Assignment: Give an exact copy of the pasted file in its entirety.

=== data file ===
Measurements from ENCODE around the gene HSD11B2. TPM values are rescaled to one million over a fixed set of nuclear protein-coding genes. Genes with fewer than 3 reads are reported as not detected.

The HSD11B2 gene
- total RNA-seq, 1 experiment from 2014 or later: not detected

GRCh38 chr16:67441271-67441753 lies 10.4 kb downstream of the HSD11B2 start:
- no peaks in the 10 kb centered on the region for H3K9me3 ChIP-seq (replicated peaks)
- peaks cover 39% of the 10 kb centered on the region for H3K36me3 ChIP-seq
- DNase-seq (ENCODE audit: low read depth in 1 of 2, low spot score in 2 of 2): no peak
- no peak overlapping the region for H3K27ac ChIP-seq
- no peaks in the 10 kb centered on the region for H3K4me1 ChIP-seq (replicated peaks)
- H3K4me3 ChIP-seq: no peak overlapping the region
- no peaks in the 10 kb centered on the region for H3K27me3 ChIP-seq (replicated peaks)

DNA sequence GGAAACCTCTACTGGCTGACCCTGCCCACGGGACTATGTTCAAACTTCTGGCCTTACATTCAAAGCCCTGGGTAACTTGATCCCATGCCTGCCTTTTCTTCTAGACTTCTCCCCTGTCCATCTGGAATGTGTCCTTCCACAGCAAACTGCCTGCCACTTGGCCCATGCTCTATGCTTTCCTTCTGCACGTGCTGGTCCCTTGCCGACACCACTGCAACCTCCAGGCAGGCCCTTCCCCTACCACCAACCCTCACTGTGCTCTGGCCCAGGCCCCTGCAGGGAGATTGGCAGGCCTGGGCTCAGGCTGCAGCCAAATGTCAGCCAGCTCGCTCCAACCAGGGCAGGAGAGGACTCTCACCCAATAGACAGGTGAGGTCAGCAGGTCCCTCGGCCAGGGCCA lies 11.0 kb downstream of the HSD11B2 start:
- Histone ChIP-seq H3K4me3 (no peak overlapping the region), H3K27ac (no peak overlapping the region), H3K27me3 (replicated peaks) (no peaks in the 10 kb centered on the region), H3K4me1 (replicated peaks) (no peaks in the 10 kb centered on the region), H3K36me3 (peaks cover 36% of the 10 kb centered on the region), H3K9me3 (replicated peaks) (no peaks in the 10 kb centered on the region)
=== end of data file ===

Measurements from ENCODE around the gene HSD11B2. TPM values are rescaled to one million over a fixed set of nuclear protein-coding genes. Genes with fewer than 3 reads are reported as not detected.

The HSD11B2 gene
- total RNA-seq, 1 experiment from 2014 or later: not detected

GRCh38 chr16:67441271-67441753 lies 10.4 kb downstream of the HSD11B2 start:
- no peaks in the 10 kb centered on the region for H3K9me3 ChIP-seq (replicated peaks)
- peaks cover 39% of the 10 kb centered on the region for H3K36me3 ChIP-seq
- DNase-seq (ENCODE audit: low read depth in 1 of 2, low spot score in 2 of 2): no peak
- no peak overlapping the region for H3K27ac ChIP-seq
- no peaks in the 10 kb centered on the region for H3K4me1 ChIP-seq (replicated peaks)
- H3K4me3 ChIP-seq: no peak overlapping the region
- no peaks in the 10 kb centered on the region for H3K27me3 ChIP-seq (replicated peaks)

DNA sequence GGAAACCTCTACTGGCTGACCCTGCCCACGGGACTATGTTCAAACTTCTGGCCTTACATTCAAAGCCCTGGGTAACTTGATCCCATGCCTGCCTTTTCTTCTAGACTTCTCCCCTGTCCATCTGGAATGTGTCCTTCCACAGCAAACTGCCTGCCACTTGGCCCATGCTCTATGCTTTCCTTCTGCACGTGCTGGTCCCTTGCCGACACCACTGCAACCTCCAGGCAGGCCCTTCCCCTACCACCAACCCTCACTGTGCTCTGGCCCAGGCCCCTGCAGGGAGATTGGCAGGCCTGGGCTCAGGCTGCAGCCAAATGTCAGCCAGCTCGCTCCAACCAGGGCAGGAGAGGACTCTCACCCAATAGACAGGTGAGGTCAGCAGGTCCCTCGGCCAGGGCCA lies 11.0 kb downstream of the HSD11B2 start:
- Histone ChIP-seq H3K4me3 (no peak overlapping the region), H3K27ac (no peak overlapping the region), H3K27me3 (replicated peaks) (no peaks in the 10 kb centered on the region), H3K4me1 (replicated peaks) (no peaks in the 10 kb centered on the region), H3K36me3 (peaks cover 36% of the 10 kb centered on the region), H3K9me3 (replicated peaks) (no peaks in the 10 kb centered on the region)